myMISSION Blog

Better than Nothing

Sometimes in college it’s easy to have the “better than nothing” attitude. It’s a familiar story: You have weeks and weeks to work on a paper but somehow it only gets started 10 hours before the actual due date. Is it the best paper? Nope. But hey, it’s better than nothing.

If I’m being honest, this “better than nothing” attitude has bled over into my relationship with Christ. It’s affected my time with Him and trying to live on mission.

A quick devotion on my phone right before I doze off to sleep at night has become routine because it’s better than not doing a quiet time. Smiling at those people the Spirit tugs on my heart for has become a replacement for actually talking to them because it’s better than just ignoring them. Promising to pray for people that don’t know Jesus has taken the place of actually sharing the gospel because it’s better than nothing.

When did I become so OK with choosing between better and nothing? And when did I begin to believe that those were my only two options?

Don’t Follow Your Heart

“So, where are you going to college?”

“What’s your major?”

“What kind of job are you looking for?”

“Graduate school on your mind?”

“Are you going to marry him?”

“Where will you live?”

“So, do you have a five-year plan yet?”

I’ve been asked all of these questions—some more than a few times—over the course of the last eight years. Maybe they sound eerily familiar to you. Maybe you remember the panicky feeling clouding those questions more than the people who asked them. Maybe you’re desperate to answer a few of them right now.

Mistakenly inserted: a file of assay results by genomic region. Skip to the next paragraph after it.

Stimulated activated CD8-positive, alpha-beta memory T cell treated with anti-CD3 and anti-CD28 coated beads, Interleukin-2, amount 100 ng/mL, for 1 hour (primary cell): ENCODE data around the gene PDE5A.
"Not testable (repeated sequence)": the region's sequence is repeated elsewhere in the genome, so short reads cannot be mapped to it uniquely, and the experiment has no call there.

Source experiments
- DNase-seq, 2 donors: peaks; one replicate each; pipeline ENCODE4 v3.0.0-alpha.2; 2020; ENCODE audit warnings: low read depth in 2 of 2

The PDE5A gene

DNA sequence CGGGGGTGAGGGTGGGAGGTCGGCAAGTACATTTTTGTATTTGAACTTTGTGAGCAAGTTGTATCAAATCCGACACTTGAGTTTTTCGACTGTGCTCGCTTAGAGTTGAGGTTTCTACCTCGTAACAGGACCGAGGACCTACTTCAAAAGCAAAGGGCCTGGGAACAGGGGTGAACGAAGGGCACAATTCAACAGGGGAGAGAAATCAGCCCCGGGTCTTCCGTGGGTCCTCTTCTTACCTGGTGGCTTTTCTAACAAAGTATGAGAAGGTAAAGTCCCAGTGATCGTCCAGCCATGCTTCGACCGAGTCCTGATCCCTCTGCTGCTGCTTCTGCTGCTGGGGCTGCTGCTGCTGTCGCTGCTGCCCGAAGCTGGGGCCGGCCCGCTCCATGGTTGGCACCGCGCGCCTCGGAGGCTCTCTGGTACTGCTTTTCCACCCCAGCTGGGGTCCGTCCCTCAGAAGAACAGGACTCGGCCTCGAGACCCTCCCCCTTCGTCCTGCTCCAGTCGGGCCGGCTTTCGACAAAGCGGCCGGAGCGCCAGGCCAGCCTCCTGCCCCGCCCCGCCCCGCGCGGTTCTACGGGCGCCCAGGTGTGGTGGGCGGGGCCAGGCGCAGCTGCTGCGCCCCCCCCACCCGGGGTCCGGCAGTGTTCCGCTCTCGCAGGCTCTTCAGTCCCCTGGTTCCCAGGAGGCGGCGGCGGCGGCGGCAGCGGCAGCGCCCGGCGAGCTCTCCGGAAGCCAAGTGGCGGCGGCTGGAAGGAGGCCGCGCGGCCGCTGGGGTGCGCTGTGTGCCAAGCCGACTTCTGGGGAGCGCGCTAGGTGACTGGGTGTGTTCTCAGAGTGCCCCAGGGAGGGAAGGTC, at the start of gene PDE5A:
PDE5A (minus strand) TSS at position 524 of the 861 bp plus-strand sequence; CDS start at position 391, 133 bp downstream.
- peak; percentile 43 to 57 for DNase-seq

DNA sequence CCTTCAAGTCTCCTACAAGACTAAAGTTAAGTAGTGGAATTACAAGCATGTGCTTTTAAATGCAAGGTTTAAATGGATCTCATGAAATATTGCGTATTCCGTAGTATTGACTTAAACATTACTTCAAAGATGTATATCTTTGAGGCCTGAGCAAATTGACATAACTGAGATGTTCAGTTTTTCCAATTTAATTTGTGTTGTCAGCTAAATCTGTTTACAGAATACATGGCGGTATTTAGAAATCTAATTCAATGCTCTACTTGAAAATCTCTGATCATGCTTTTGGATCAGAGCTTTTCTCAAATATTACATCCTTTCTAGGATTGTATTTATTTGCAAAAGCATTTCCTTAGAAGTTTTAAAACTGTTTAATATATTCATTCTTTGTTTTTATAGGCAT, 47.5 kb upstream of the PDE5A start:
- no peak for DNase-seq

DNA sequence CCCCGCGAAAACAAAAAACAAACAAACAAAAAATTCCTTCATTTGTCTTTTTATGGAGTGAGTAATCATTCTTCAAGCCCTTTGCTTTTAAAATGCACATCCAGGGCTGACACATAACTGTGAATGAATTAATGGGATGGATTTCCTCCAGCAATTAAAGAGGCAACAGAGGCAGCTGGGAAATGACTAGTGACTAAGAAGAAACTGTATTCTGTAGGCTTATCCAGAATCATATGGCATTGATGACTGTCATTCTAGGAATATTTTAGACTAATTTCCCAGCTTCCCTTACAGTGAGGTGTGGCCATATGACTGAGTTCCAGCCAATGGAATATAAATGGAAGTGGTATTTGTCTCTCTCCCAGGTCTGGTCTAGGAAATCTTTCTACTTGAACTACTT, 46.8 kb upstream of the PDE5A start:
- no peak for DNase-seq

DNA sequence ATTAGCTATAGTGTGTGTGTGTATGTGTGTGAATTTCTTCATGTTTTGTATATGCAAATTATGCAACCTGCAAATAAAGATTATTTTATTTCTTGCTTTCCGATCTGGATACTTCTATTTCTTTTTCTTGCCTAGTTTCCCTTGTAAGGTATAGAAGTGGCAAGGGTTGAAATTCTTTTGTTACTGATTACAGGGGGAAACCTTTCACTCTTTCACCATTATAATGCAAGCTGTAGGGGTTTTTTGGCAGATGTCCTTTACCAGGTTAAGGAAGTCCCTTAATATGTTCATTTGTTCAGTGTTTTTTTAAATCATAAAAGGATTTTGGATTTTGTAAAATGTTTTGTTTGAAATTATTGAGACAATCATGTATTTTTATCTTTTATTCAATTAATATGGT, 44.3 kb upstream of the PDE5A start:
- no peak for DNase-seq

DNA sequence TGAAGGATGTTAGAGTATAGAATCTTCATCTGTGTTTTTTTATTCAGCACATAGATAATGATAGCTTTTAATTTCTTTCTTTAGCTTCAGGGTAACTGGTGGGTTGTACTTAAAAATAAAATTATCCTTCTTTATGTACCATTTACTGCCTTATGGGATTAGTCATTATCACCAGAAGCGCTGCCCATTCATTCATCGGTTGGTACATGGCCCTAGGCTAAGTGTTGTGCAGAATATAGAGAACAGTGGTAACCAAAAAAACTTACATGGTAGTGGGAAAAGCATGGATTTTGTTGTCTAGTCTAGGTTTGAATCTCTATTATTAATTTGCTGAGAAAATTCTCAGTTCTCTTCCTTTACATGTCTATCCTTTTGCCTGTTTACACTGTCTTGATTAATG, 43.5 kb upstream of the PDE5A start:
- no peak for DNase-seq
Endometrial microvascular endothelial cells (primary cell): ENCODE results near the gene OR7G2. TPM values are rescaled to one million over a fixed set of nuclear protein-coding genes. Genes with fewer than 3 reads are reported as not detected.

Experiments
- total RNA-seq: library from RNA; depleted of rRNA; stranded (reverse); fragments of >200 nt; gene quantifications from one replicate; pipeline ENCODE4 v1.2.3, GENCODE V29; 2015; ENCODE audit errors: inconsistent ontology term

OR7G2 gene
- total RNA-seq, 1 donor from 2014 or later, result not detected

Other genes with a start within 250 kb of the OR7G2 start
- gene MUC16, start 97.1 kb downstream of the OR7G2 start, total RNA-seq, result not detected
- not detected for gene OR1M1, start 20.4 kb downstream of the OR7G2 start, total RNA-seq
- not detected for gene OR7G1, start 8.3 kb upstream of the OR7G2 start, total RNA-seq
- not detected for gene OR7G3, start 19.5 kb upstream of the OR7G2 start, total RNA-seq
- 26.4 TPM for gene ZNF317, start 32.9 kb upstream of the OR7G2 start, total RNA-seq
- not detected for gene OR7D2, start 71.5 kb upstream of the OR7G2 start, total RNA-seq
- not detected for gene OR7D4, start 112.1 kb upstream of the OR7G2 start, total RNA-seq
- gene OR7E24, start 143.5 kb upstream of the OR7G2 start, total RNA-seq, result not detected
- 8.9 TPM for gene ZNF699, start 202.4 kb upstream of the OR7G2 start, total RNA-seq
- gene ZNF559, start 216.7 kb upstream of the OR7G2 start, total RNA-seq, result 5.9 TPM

I teach high school students who are just on the cusp of the top of that question list. They tend to answer questions with feelings, a follow-your-heart approach.

“I just felt at home on that college tour.”

“We have been going out for a year. I just feel like he’s the one.”

“I don’t feel important. I feel like I should be doing something different.”

Seek Out the Best

It’s January! Have you kept up your New Year’s resolution so far? A lot of people see the new year as the perfect time to turn over a new leaf, give up an old habit, or start a new one. According to my Internet searching, 25 percent of resolutions don’t make it the first week! Anybody been there? *Raises hand while drinking that caffeinated beverage* Some of the most popular resolutions last year were to lose weight, to quit smoking, to enjoy life to the fullest, and to get organized. I love that third one—enjoy life to the fullest!

But how exactly do you know if you’re enjoying life to the absolute fullness of its vast potential? What does that look like for each of us? For a lot of Christians, we may choose things that are better than other things, but we don’t necessarily choose what’s best for ourselves or for our relationship with Christ.

Good . . . Better . . . Best . . .

We all need new starts from time to time. For me though, I’m trusting for God’s good, God’s better, God’s best.

In other words, I’m done planning my own life.

My plans are always less than His plans. His plans are beyond my imagination.

My plans are based on what I know now. God knows the future.

My plans are really my own desires. God’s desires are pure and all encompassing.